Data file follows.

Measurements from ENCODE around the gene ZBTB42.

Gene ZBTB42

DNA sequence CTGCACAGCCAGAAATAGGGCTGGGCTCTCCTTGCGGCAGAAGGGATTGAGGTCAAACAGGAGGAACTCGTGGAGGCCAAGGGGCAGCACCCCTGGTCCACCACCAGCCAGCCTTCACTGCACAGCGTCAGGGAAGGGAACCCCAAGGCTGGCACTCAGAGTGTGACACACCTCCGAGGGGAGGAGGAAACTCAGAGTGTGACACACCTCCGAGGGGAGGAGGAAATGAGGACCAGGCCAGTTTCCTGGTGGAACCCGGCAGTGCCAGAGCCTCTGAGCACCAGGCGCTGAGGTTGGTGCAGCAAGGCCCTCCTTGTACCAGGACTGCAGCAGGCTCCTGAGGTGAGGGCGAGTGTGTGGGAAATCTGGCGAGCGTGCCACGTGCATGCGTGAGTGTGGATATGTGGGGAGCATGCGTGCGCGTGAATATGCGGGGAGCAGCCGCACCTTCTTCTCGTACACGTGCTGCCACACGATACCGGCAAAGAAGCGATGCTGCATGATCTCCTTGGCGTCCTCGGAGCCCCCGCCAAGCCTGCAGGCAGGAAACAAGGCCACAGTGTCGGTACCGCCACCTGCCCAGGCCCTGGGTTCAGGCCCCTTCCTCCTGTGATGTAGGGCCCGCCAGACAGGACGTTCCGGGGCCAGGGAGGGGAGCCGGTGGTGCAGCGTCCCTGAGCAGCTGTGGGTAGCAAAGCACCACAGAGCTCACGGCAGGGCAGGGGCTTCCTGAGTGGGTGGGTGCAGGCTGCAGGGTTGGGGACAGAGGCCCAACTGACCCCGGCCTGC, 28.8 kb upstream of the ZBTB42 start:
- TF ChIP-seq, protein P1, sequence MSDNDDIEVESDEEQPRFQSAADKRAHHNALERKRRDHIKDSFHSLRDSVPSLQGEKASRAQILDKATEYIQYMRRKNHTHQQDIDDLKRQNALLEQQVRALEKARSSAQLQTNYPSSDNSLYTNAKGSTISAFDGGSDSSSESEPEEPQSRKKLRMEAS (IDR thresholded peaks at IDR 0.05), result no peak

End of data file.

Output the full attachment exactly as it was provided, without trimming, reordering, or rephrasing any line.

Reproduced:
Measurements from ENCODE around the gene ZBTB42.

Gene ZBTB42

DNA sequence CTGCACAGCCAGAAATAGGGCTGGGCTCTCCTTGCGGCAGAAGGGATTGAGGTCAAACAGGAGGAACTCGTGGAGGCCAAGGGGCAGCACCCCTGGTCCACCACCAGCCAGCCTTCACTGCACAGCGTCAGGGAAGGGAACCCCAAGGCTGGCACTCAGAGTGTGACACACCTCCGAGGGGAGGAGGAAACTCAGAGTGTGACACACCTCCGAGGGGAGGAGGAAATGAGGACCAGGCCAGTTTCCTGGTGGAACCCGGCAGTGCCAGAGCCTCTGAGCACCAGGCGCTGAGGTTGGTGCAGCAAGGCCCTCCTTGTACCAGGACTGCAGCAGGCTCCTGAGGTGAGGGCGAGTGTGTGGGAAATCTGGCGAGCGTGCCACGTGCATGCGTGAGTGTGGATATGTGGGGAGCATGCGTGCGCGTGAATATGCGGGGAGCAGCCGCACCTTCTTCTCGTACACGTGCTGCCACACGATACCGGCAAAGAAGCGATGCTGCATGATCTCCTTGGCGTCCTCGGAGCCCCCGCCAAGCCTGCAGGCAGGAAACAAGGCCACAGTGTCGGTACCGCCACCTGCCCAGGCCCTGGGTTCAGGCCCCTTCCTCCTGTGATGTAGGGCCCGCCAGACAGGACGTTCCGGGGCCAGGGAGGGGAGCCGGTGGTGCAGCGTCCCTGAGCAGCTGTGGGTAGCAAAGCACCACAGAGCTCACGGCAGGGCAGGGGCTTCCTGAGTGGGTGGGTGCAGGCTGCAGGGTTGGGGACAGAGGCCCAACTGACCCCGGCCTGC, 28.8 kb upstream of the ZBTB42 start:
- TF ChIP-seq, protein P1, sequence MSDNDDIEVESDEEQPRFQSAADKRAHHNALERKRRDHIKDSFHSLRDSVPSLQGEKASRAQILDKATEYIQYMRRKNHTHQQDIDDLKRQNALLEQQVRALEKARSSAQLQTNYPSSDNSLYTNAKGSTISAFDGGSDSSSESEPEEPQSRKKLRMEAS (IDR thresholded peaks at IDR 0.05), result no peak